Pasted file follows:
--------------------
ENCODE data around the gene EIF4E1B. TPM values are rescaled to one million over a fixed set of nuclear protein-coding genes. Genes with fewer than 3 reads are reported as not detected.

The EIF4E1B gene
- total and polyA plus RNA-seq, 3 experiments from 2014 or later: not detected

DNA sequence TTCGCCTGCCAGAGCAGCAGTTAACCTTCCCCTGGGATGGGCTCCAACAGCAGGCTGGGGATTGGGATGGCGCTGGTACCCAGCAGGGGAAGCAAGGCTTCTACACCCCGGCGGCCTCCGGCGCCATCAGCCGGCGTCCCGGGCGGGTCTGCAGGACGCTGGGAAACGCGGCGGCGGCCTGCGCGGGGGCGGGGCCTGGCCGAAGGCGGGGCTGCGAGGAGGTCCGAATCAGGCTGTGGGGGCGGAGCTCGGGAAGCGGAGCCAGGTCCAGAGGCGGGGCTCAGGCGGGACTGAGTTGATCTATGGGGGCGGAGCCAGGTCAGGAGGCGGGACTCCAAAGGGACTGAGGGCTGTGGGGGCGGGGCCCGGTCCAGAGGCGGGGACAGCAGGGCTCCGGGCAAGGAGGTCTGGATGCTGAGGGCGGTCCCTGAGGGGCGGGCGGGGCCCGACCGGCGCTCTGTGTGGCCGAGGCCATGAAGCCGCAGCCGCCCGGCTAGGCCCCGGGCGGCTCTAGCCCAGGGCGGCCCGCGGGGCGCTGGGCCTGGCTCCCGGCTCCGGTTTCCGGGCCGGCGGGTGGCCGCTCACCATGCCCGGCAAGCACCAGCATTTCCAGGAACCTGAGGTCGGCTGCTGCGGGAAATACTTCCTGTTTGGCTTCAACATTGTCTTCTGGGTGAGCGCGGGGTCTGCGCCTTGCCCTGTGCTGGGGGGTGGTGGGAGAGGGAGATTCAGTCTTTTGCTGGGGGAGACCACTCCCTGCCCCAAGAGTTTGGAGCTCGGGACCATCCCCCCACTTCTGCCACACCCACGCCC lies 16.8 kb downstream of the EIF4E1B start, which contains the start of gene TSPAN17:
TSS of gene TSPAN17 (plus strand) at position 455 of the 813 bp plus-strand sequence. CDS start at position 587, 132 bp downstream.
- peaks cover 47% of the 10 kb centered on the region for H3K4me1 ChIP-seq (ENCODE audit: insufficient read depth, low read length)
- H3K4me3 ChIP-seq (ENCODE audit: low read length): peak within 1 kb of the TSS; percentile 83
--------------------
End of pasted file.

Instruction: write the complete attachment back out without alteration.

ENCODE data around the gene EIF4E1B. TPM values are rescaled to one million over a fixed set of nuclear protein-coding genes. Genes with fewer than 3 reads are reported as not detected.

The EIF4E1B gene
- total and polyA plus RNA-seq, 3 experiments from 2014 or later: not detected

DNA sequence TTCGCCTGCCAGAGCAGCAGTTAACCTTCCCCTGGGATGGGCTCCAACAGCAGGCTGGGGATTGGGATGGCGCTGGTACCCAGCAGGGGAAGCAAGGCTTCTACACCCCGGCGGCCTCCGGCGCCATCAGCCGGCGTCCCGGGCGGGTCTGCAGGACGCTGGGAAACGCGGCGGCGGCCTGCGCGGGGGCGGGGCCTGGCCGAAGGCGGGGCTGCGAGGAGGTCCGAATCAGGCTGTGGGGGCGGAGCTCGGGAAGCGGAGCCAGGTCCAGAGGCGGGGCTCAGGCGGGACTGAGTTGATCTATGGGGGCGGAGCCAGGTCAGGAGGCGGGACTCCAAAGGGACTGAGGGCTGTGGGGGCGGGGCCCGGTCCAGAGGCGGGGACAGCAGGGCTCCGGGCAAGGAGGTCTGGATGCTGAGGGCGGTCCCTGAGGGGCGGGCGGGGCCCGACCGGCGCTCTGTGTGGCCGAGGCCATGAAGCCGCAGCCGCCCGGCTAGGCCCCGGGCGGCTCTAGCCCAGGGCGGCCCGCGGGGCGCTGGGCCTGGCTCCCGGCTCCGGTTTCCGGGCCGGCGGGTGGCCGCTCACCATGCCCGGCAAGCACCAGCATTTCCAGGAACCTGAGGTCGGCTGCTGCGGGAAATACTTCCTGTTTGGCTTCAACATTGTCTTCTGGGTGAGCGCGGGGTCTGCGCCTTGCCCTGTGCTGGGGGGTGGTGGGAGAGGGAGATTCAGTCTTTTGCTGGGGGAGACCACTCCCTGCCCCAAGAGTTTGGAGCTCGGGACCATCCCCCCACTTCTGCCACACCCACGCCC lies 16.8 kb downstream of the EIF4E1B start, which contains the start of gene TSPAN17:
TSS of gene TSPAN17 (plus strand) at position 455 of the 813 bp plus-strand sequence. CDS start at position 587, 132 bp downstream.
- peaks cover 47% of the 10 kb centered on the region for H3K4me1 ChIP-seq (ENCODE audit: insufficient read depth, low read length)
- H3K4me3 ChIP-seq (ENCODE audit: low read length): peak within 1 kb of the TSS; percentile 83